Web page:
Today, he hardly recognizes his position. From his new post as St. Augustine's University's offensive coordinator, Ben Coates tracks the game's best tight ends.

Yet these so-called tight ends are different.

"It's a changing of the guard," Coates said this week. "Basically, you look at it and it's becoming more of a passing league. Everybody wants to see the quarterback throw it 40 times a game. It's all fine and dandy, but the teams that win the Super Bowl aren't those kinds of teams.

"They're teams that run the ball."

True, the Seattle Seahawks did run the ball. But the classical, complete tight end is an endangered species. Part of it is by choice — teams prefer more athletic options at the position. Part of it, Coates believes, is supply. The proliferation of spread offenses in college football squeezes out the Coates-built tight end.

So the Green Bay Packers have some tough decisions to make at the position. The to-do list probably isn't complete.

They re-signed Andrew Quarless. They're waiting on Jermichael Finley (neck). They hope Brandon Bostick, a Finley Lite, develops. They could gamble on athleticism in the draft.

Fielding a complete tight end would absolutely help in the NFC, where Green Bay must get past Seattle, San Francisco and Carolina. Finding the complete tight end is the problem.

"There are very few of them in the league right now," Coates said. "A lot of them would say, 'Yeah, I'm a complete tight end.' But if you look at the tape and watch the games, 'Wait a minute. You got help from the running back and the tackle. Come on man!'"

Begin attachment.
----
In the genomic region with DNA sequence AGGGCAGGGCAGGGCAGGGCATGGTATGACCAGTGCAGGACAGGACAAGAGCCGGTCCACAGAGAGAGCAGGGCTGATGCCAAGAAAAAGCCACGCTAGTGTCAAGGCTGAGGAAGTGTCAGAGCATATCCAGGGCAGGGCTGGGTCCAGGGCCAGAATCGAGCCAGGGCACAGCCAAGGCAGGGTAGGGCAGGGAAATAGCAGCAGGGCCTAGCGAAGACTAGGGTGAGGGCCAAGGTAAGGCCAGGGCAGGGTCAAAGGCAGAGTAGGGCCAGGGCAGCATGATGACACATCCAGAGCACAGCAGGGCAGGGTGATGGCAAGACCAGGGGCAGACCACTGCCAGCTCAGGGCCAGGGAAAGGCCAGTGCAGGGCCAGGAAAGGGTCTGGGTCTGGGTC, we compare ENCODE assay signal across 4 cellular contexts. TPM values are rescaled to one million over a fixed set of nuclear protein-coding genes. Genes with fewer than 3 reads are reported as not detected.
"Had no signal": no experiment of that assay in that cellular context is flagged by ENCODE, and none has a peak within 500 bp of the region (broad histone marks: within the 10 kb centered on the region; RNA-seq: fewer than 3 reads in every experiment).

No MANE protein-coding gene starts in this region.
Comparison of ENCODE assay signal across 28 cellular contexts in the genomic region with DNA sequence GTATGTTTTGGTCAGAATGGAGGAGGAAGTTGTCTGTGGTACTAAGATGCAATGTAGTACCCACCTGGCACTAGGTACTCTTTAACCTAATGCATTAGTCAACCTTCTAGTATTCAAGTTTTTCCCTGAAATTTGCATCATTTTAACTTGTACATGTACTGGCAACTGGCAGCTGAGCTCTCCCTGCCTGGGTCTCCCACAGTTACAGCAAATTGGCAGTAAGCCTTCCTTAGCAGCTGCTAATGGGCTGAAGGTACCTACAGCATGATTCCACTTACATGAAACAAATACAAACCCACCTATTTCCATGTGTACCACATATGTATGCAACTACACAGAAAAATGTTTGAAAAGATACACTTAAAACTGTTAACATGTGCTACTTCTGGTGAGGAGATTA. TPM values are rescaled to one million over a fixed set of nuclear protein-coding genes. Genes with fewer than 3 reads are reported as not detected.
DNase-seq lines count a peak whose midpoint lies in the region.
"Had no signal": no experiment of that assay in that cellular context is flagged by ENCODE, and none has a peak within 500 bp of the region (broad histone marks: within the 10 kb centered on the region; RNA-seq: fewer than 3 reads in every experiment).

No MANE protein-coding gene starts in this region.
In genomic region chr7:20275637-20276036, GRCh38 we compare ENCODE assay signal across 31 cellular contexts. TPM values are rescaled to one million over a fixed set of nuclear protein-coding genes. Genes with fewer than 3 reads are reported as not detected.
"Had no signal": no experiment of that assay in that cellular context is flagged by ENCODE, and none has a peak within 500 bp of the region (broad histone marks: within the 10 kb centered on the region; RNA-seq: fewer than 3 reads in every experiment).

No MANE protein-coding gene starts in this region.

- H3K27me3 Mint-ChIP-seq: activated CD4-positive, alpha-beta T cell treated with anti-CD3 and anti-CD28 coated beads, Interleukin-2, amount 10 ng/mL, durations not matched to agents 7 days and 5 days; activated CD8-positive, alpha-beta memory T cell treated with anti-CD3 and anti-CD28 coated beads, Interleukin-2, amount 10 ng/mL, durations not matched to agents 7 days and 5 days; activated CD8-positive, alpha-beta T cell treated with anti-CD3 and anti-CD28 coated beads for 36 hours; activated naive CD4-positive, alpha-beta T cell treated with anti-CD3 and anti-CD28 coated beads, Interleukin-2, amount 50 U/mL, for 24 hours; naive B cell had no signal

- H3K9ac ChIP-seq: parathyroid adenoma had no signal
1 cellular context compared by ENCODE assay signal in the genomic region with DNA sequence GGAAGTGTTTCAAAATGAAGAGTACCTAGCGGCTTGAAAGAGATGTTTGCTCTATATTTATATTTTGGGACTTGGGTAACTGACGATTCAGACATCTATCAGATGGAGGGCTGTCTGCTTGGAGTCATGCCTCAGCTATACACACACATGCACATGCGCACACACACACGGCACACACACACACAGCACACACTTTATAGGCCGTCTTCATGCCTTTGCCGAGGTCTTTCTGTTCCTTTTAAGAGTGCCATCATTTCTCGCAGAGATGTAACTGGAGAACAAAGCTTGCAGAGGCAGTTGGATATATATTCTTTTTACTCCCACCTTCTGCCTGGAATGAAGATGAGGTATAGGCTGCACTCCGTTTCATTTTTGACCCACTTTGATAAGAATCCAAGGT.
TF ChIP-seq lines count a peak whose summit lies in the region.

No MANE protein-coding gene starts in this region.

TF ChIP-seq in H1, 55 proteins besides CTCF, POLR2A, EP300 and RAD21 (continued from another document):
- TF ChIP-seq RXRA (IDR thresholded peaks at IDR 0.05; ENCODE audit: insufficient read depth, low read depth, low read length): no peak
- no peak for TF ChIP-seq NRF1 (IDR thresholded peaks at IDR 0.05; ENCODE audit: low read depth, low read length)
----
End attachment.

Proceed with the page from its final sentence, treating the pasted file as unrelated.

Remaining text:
Call the 1990s a glory era of sorts for tight ends. A five-time Pro Bowl pick, Coates caught 490 passes for 5,471 yards with 50 touchdowns in New England. At 6-foot-5 and 245 pounds, Coates was an imposing, surprisingly nimble receiver in the open field — and he could shift inside to block for Curtis Martin.

He wasn't alone. Coates is quick to rattle off several two-way tight ends, including Green Bay's Mark Chmura.

That core of tight ends — the

Chmuras, the Novaceks, etc. —

is different from this one.

He's a fan of Jason Witten, because Witten will "do all the dirty work." Elsewhere, it gets dicey.

"Antonio (Gates) is a pretty good guy," Coates said. "I don't see him doing a lot of blocking — they always bring in another guy to block. (Tony) Gonzalez, same way. They bring somebody else in to block and send him out on a route. They're great athletes. I just don't see them having to block a lot."

Many teams believe the trade-off is worth it. Scouts search under every rock. Even UW-Milwaukee post player Demetrius Harris drew heavy, immediate interest last year before making the Kansas City Chiefs' practice squad.

There's no denying that 4.4 speed and a 37-inch vertical at tight end can dizzy a defensive coordinator. Do you cover Jimmy Graham, Julius Thomas, Finley with a linebacker? A safety? A prayer? In every way, the modern game is trending toward more passing, so it makes sense to flex out large athletes.

Yet a tight end capable of blocking a defensive end can make life complicated, too.

After playing, Coates was the Cleveland Browns tight ends coach for two seasons. Kellen Winslow Jr. did have 89 receptions for 875 yards with three scores in 2006, but Coates saw how difficult it is to scheme with a tight end who can't take on ends alone.

In the run game, options are limited. Send in a block-first backup and you're basically telegraphing a run.